Support to Governments - Guidance at National Level

7. Supporting systems approaches to the conservation and sustainable use of agricultural biodiversity, and the process for achieving this, were considered by participants in the context of how to address national and sectoral interests and local needs; the phasing of work identified in Decision III/11 para. 1, the thematic areas listed in Annex 2 and the Case Studies in Annex 3 of that Decision. These approaches should include explicitly incorporating agricultural biodiversity conservation and sustainable use in, for example, National Biodiversity Strategies (at agro-ecosystem levels), National Environmental Action Plans, national agricultural development plans and National Forest Action Programmes.

8. The mechanisms and processes needed to determine priorities for programmes and plans and to support countries in this process were discussed and the following conclusions were arrived at.

Table II: Support to Governments - Guidance at National Level
Proposed actions Timing Partners Considerations, risks and constraints
Review by countries
- Agree on scope
- Inventory relevant sectoral and cross-sectoral activities (e.g. IPM)
- Assess status/stage in each sector e.g. assessment, capacities, priorities
- Identify relevant legal instruments & mechanisms
- Identify areas of focus and determine priorities
COP-IV
May 1998
FAO/CBD with UNEP Institutional/bureaucratic boundaries
Timing/phasing
Prepare preliminary guidance or outline framework and process (3-5 pages + annexes)
- Definitions (levels and scope)
- Initial steps and process for developing national strategies. Programmes and plans on agricultural biodiversity (phasing?)
1st draft
As soon as possible
Joint FAO-CBD
Lead role FAO in collaboration with IPGRI
- an individual to be identified to prepare 1st draft
Time
National coordination - Meeting to initiate consultation and coordination

between sectoral focal points for each activity (biodiversity, agricultural biodiversity subsectors

- Where useful draw on CSD - Agenda 21 mechanisms
as soon as possible
Ministries and governmental bodies: Agriculture,
Natural Resources/ Environment, Planning, etc.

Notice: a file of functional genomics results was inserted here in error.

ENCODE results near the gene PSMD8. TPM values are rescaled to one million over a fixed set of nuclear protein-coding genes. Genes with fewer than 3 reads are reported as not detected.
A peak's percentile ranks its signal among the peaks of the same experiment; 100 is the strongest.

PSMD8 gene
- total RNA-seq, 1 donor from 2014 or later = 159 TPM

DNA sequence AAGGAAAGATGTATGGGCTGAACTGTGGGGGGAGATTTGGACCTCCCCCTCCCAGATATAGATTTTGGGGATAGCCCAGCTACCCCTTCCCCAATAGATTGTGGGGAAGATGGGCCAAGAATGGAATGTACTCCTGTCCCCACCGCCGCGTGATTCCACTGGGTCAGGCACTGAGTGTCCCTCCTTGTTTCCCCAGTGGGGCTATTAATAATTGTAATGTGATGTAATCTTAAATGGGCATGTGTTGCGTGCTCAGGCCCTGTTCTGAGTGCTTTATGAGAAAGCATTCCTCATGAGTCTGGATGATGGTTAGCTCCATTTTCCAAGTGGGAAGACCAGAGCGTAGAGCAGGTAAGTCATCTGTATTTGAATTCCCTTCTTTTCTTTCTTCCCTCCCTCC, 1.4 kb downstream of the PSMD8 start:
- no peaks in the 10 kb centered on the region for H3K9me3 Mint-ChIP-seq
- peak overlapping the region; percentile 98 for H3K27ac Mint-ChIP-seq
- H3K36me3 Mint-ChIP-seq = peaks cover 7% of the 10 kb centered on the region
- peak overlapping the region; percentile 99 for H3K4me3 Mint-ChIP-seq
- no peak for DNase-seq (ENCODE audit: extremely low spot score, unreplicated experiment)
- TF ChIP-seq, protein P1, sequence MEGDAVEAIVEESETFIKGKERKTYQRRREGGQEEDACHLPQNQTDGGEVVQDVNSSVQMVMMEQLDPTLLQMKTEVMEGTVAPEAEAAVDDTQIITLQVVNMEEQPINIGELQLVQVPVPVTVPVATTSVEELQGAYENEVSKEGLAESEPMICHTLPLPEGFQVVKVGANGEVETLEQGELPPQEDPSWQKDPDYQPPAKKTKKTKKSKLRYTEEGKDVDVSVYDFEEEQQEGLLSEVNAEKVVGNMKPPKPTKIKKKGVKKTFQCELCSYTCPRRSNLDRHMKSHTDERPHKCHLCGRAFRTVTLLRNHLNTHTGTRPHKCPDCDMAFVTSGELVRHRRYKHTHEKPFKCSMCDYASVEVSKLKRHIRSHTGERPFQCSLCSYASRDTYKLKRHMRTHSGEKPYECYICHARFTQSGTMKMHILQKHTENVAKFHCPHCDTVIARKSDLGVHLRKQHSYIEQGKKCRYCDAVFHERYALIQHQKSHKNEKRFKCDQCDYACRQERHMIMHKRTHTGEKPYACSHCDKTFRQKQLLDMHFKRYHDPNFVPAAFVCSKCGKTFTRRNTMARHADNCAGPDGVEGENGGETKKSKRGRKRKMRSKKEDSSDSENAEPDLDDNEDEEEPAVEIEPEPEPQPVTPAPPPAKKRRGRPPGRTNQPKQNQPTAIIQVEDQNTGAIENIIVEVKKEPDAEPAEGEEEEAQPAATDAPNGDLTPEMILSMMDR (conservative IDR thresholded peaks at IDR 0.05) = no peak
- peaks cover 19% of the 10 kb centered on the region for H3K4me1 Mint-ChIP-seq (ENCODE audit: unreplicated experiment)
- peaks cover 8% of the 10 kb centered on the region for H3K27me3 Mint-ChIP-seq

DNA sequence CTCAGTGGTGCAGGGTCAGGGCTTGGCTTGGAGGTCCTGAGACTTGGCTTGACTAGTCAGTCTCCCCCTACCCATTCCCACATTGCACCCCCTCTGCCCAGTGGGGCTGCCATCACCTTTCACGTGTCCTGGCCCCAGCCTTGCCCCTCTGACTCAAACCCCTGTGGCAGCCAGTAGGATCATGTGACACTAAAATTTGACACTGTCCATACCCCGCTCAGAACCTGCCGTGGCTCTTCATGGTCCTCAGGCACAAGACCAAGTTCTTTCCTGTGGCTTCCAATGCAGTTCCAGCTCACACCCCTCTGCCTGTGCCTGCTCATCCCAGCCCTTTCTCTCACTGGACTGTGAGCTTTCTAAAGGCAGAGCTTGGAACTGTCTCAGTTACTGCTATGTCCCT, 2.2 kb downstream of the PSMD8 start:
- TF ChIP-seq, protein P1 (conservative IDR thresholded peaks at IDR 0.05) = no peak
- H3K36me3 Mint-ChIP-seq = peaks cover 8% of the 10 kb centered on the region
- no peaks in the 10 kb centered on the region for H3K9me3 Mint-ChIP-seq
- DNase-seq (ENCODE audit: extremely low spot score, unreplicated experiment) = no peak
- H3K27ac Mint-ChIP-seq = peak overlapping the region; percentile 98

- wider definition of sectors in biodiversity sense i.e. including land resources
-phased or staggered process
Regional meetings
- Develop ideas and build consensus building on required process to incorporate agricultural biodiversity in national biodiversity strategies (meetings, linkages etc.)
1 year Joint FAO-CBD
with Regional organizations or mechanisms.
- Preparation process
- Funds
- Participants - if all sectors and all countries too many
Developing guidelines
- obtain agreement of need for a supplement to existing guidelines or the development of new guidelines
- revise or prepare a supplement on agricultural biological diversity
1-2 years - Use SBSTTA to obtain consensus
- FAO lead role for preparation with key agricultural biodiversity partners

Inter-Agency collaboration Political will

Electronic media (CHM and e-mail conferences)
- to raise awareness and understanding of importance and scope of agricultural biodiversity
- to strengthen national focal points and networks in the management of genetic resources
2 years FAO/CBD Time
Guidelines for assessment
- Including indicators for adapted genetic resources

1 year

FAO/UNEP/IUCN/WMCM etc Involvement of actors.
Cost/time of surveys/assessments
Agreed terms/ units
National platform To be set up on a permanent basis GOs, NGOs
Producers and farmers
Private sector
Academic and research institutes etc.
Depends on results of regional meetings and preliminary national meetings

International Coordination

9. FAO and CBD, as leading partners in agricultural biodiversity conservation through sustainable utilization, are taking the initiative for further cooperation and are inviting other relevant organizations to join in this process. This was fully supported by all participants.

10. Mutual reporting between the governing bodies of the COP and the CGRFA should continue at all relevant meetings as well as the development of general mechanisms for cooperation between CBD and FAO Secretariats. These should continue to be discussed and monitored through meetings twice each year. Other exchanges of relevant information on ongoing projects and programmes and the systematization of documentation and experiences between the two bodies, should be formalized. Such exchanges of information should lead to greater harmonization of programming and the involvement of other relevant organizations, wherever possible.